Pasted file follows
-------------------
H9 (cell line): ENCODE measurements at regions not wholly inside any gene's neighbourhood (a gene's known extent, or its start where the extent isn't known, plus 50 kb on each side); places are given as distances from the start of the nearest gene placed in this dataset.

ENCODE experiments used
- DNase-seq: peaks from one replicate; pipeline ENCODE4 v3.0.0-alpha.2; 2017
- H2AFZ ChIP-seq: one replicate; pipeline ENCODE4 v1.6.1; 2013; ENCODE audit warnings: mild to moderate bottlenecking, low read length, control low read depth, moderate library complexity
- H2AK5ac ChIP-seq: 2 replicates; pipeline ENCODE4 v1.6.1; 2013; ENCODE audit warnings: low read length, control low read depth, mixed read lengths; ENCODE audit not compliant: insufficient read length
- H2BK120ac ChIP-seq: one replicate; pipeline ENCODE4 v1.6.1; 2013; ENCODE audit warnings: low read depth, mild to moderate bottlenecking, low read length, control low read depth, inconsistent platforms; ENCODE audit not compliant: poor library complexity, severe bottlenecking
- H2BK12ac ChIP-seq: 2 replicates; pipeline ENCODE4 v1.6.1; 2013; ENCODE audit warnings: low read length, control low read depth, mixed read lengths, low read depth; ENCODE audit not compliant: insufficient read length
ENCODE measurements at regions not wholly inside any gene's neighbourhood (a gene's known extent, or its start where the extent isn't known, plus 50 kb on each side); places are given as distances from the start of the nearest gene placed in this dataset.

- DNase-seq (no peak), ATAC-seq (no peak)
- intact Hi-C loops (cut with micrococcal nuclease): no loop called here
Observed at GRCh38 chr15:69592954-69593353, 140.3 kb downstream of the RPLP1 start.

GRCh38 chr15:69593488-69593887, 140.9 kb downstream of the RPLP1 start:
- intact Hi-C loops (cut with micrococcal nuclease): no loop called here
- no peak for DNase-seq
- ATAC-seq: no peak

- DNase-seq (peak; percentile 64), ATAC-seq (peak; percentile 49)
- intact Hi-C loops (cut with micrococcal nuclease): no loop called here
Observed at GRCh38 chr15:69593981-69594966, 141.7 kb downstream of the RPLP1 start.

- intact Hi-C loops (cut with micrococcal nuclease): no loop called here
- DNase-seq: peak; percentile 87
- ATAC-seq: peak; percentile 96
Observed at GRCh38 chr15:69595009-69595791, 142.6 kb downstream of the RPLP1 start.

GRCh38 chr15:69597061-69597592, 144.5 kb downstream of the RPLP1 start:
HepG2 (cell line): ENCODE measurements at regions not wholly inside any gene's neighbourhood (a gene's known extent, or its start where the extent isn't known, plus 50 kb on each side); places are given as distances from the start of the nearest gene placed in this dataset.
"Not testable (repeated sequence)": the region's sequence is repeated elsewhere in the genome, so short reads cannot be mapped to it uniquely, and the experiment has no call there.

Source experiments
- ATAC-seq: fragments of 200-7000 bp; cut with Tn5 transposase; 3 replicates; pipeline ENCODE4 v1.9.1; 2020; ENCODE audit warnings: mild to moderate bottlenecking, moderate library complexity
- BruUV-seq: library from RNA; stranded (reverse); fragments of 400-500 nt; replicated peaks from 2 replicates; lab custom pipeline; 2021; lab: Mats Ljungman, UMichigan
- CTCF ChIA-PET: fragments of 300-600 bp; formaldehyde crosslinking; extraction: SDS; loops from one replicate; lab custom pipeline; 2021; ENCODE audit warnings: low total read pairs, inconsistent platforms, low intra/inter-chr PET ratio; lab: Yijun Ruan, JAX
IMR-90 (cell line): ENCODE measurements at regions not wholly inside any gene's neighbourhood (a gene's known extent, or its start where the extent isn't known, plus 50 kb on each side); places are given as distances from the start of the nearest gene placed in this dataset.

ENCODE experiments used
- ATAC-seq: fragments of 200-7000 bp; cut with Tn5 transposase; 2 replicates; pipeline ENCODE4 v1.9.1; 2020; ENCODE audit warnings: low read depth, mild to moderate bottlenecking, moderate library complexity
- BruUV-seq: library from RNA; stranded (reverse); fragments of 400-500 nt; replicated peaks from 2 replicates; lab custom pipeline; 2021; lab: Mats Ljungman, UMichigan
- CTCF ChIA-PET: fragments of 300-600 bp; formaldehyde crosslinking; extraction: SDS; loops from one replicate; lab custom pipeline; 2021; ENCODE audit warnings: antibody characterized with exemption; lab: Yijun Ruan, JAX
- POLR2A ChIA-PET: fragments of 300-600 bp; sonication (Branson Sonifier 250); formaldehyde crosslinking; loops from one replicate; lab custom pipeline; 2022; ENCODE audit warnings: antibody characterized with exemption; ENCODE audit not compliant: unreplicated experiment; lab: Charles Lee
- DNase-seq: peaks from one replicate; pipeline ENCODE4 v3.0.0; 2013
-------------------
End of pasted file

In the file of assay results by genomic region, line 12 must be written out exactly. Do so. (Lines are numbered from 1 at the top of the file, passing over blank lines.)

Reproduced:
GRCh38 chr15:69593488-69593887, 140.9 kb downstream of the RPLP1 start: